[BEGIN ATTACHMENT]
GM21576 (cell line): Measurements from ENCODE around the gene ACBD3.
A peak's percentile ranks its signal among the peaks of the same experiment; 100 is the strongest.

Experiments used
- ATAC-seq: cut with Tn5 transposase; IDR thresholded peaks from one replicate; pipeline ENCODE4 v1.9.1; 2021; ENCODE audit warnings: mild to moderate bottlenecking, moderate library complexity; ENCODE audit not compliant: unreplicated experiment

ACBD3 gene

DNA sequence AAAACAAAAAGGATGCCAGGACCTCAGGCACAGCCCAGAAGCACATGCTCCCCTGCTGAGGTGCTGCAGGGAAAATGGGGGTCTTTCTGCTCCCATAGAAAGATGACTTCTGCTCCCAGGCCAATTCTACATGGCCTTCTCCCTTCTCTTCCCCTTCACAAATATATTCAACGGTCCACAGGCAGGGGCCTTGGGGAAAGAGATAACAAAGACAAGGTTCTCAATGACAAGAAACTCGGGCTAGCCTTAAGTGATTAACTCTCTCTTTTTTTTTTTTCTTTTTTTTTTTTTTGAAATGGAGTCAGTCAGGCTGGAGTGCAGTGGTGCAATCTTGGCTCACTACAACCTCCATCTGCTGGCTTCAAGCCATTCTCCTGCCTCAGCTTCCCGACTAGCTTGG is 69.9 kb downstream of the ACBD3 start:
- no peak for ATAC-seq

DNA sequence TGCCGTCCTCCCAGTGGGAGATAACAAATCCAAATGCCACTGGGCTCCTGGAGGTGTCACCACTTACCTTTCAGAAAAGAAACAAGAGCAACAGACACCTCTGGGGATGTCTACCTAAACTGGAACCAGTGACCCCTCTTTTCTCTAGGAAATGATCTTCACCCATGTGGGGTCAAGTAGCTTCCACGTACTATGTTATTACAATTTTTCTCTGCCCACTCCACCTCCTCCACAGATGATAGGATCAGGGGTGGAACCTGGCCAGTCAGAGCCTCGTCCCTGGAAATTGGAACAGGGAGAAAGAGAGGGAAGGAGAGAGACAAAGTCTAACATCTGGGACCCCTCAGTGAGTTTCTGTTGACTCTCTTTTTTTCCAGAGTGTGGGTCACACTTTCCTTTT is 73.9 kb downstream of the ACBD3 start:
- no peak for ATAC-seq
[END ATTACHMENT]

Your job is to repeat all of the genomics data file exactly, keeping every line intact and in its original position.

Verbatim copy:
GM21576 (cell line): Measurements from ENCODE around the gene ACBD3.
A peak's percentile ranks its signal among the peaks of the same experiment; 100 is the strongest.

Experiments used
- ATAC-seq: cut with Tn5 transposase; IDR thresholded peaks from one replicate; pipeline ENCODE4 v1.9.1; 2021; ENCODE audit warnings: mild to moderate bottlenecking, moderate library complexity; ENCODE audit not compliant: unreplicated experiment

ACBD3 gene

DNA sequence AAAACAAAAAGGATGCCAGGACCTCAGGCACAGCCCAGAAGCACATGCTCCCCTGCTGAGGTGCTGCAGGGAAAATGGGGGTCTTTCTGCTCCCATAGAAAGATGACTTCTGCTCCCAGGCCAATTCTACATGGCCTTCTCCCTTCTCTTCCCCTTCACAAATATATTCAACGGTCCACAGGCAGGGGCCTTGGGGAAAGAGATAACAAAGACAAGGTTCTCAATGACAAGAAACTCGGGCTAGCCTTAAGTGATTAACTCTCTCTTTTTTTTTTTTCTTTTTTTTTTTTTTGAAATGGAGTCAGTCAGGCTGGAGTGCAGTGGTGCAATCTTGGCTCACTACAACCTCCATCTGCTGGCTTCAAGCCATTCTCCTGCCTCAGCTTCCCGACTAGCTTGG is 69.9 kb downstream of the ACBD3 start:
- no peak for ATAC-seq

DNA sequence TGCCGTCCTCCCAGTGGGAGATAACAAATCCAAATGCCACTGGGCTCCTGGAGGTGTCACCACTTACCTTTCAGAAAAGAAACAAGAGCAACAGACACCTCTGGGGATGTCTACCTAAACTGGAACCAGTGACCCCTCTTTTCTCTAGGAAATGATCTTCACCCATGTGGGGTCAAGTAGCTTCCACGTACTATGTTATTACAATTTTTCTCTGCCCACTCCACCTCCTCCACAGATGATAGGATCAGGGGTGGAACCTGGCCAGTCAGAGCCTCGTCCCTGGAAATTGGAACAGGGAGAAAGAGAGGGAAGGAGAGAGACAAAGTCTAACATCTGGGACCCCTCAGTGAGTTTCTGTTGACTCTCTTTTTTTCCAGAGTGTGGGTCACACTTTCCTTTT is 73.9 kb downstream of the ACBD3 start:
- no peak for ATAC-seq